76. A surgical method, comprising: inserting a first end of a first tool into a first incision made in a hip of a patient, the first tool including a curved portion that extends to a second end that includes a holder that is axially aligned with the first end; making a second incision having a second length that is shorter than the first length based on a location identified by the first marker member; inserting a third end of a second tool into the first incision, the second tool including a curved portion that extends to a fourth end that is axially aligned with the third end; and making a third incision having a third length that is shorter than the first length based on a location identified by a second marker member coupled to the fourth end of the second tool.

77. The surgical method of claim 76, further comprising: inserting a cannula into the second incision; inserting a shaft through the cannula; coupling a reamer to an end of the shaft; and reaming the acetabulum using the reamer.

78. The surgical method of claim 76, further comprising introducing an acetabulum component into an acetabulum through the first incision.

79. The surgical method of claim 76, further comprising: inserting a rasp into the third incision; and preparing a cavity in a femur sized and configured to receive a femoral stem using the rasp; and inserting the femoral stem into the cavity formed in the femur.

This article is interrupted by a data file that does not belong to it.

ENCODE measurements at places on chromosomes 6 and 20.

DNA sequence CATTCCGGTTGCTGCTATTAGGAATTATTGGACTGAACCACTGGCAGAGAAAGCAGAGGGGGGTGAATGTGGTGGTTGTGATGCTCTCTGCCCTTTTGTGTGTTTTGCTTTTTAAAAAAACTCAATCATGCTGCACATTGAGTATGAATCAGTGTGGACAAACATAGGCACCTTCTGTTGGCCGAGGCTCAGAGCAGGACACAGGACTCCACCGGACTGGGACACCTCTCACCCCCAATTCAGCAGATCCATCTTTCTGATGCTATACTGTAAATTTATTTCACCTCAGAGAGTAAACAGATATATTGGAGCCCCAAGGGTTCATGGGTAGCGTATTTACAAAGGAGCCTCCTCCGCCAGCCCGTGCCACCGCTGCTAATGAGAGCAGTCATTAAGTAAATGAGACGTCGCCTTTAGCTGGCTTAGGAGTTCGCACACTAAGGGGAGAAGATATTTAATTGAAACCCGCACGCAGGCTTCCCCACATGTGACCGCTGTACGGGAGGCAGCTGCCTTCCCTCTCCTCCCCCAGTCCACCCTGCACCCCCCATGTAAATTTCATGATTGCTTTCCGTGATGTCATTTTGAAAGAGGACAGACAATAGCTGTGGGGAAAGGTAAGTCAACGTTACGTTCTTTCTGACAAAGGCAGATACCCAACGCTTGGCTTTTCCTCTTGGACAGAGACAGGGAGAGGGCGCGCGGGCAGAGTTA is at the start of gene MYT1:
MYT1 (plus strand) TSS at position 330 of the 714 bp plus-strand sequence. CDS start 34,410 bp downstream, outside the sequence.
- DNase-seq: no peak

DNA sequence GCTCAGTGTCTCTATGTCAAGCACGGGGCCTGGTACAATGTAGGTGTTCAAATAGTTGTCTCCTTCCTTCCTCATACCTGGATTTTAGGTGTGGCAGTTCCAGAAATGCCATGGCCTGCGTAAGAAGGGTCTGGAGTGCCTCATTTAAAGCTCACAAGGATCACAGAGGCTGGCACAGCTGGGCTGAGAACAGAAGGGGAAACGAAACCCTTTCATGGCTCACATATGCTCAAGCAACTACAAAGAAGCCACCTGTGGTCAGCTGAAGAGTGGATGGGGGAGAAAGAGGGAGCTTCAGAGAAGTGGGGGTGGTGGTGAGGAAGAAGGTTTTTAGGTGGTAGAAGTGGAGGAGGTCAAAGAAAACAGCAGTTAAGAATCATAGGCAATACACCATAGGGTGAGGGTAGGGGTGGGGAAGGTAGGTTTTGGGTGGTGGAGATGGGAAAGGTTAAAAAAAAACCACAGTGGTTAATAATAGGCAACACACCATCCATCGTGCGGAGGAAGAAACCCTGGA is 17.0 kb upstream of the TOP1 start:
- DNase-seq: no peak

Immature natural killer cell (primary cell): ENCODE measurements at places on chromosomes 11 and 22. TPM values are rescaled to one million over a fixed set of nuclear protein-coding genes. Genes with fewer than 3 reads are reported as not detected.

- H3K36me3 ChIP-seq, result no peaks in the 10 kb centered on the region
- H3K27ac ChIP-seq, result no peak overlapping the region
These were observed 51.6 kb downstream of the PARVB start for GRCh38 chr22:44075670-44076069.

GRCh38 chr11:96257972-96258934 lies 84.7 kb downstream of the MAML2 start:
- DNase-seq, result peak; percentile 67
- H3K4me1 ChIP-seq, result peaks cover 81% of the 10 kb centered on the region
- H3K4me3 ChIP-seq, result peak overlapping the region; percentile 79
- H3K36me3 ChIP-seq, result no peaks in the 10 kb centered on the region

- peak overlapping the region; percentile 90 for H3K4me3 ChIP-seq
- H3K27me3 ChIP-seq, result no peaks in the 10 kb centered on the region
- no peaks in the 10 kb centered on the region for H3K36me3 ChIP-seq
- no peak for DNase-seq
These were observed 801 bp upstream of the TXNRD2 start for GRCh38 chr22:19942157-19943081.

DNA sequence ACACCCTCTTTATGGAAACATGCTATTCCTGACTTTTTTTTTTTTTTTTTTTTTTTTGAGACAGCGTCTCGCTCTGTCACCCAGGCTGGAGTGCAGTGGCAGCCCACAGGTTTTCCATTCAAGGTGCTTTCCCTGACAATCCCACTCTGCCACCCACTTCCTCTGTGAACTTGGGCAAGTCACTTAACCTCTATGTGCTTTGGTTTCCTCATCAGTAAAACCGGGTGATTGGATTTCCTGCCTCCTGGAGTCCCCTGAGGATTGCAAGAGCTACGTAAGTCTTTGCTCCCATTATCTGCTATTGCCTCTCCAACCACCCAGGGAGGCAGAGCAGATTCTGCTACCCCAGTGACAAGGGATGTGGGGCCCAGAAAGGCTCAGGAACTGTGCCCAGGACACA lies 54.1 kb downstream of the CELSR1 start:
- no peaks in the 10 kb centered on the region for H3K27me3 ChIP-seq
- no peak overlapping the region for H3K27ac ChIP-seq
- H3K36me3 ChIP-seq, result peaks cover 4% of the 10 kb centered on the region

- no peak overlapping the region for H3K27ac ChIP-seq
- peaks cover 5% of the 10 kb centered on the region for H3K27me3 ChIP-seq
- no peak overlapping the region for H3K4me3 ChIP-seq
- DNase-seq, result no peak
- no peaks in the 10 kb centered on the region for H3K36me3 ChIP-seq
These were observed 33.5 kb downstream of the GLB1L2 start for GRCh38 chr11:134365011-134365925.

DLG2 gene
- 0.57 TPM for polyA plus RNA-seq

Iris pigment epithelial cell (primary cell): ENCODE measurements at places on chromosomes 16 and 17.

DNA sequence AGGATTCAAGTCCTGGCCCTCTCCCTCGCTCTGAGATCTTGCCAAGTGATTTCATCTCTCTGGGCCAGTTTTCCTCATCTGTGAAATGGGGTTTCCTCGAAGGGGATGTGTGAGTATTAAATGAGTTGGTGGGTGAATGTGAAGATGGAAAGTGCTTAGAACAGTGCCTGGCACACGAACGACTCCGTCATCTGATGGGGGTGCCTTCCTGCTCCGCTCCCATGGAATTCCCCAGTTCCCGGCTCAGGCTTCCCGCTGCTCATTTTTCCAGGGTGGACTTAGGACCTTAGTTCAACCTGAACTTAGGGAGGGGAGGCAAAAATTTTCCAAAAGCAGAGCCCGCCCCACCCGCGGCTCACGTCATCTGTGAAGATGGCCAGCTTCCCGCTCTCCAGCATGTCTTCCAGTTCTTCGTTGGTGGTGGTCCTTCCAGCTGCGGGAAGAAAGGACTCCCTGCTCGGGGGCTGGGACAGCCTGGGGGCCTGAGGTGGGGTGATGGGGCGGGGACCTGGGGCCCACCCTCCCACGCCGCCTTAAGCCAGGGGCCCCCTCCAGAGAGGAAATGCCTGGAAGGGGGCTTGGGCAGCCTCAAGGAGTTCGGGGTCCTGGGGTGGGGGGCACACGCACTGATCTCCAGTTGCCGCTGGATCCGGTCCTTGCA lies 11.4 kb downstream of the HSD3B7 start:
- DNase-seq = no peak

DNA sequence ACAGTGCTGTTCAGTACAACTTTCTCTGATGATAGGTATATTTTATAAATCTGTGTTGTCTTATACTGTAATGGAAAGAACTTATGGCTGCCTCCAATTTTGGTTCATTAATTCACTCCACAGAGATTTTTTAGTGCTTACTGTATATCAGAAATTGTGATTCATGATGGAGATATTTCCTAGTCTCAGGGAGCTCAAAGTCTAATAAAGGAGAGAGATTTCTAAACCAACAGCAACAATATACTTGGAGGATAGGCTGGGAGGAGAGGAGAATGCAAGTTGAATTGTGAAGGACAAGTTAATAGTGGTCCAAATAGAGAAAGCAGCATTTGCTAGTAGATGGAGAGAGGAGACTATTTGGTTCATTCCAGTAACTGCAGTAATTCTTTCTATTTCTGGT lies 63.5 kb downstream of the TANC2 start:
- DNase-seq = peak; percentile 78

80. The surgical method of claim 76, wherein the second length is approximately equal to the third length.

Description:

CROSS REFERENCE TO RELATED APPLICATIONS

This application is a continuation of and claims priority to: application Ser. No. 10/932,742, filed Sep. 1, 2004, which is pending; application Ser. No. 10/683,008, filed Oct. 3, 2003, which issued as U.S. Pat. No. 6,905,502; and application Ser. No. 10/166,209, filed Jun. 10, 2002 (the parent of application Ser. No. 10/683,008), which is abandoned, the entire disclosures of which are incorporated herein by reference.

STATEMENT REGARDING FEDERALLY SPONSORED RESEARCH OR DEVELOPMENT

Not applicable

REFERENCE TO A MICROFICHE APPENDIX

Not applicable

FIELD OF THE INVENTION

This invention relates to a method of providing a replacement for a patient's hip with a minimal loss of blood, minimal tissue trauma and a minimal length of operating time and patient recovery time. The invention also relates to a tool which is needed in the method constituting this invention.

BACKGROUND OF A PREFERRED EMBODIMENT OF THE INVENTION

Great progress has been made in the field of hip replacements. Considering that hip replacements may not even have existed a generation ago, hip replacements, particularly among the elderly, are now relatively common. In spite of the considerable progress which has been made, hip replacement operations are still relatively crude. For example, an incision of a relatively great length still has to be made in a patient's hip as one of the first steps in a hip replacement operation. The incision may be as long as approximately eight inches (8″) to approximately twelve inches (12″). Such a large incision has caused patients to lose large amounts of blood and to suffer significant trauma. It has caused the length of the operation and the patient recovery time to be relatively long.